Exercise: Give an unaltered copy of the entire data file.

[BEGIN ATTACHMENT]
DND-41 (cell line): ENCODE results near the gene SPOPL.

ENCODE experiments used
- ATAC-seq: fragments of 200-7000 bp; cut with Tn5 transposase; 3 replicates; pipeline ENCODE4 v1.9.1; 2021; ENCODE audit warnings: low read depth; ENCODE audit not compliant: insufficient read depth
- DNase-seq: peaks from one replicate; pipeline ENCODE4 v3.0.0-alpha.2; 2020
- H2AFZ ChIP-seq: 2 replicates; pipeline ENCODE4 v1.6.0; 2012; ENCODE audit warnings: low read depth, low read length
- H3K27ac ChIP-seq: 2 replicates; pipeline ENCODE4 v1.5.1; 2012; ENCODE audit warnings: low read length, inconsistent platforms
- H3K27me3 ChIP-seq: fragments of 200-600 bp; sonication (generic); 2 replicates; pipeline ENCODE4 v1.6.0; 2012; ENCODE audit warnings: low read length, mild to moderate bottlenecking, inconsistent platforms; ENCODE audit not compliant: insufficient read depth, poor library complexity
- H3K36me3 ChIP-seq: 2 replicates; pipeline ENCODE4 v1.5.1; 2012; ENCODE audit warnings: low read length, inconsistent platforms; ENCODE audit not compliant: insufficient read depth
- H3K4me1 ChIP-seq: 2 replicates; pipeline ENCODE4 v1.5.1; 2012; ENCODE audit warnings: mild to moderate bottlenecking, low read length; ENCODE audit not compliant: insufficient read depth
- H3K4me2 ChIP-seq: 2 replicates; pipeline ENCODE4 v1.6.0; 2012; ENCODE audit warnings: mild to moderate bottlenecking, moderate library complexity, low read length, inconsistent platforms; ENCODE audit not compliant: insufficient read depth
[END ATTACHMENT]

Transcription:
DND-41 (cell line): ENCODE results near the gene SPOPL.

ENCODE experiments used
- ATAC-seq: fragments of 200-7000 bp; cut with Tn5 transposase; 3 replicates; pipeline ENCODE4 v1.9.1; 2021; ENCODE audit warnings: low read depth; ENCODE audit not compliant: insufficient read depth
- DNase-seq: peaks from one replicate; pipeline ENCODE4 v3.0.0-alpha.2; 2020
- H2AFZ ChIP-seq: 2 replicates; pipeline ENCODE4 v1.6.0; 2012; ENCODE audit warnings: low read depth, low read length
- H3K27ac ChIP-seq: 2 replicates; pipeline ENCODE4 v1.5.1; 2012; ENCODE audit warnings: low read length, inconsistent platforms
- H3K27me3 ChIP-seq: fragments of 200-600 bp; sonication (generic); 2 replicates; pipeline ENCODE4 v1.6.0; 2012; ENCODE audit warnings: low read length, mild to moderate bottlenecking, inconsistent platforms; ENCODE audit not compliant: insufficient read depth, poor library complexity
- H3K36me3 ChIP-seq: 2 replicates; pipeline ENCODE4 v1.5.1; 2012; ENCODE audit warnings: low read length, inconsistent platforms; ENCODE audit not compliant: insufficient read depth
- H3K4me1 ChIP-seq: 2 replicates; pipeline ENCODE4 v1.5.1; 2012; ENCODE audit warnings: mild to moderate bottlenecking, low read length; ENCODE audit not compliant: insufficient read depth
- H3K4me2 ChIP-seq: 2 replicates; pipeline ENCODE4 v1.6.0; 2012; ENCODE audit warnings: mild to moderate bottlenecking, moderate library complexity, low read length, inconsistent platforms; ENCODE audit not compliant: insufficient read depth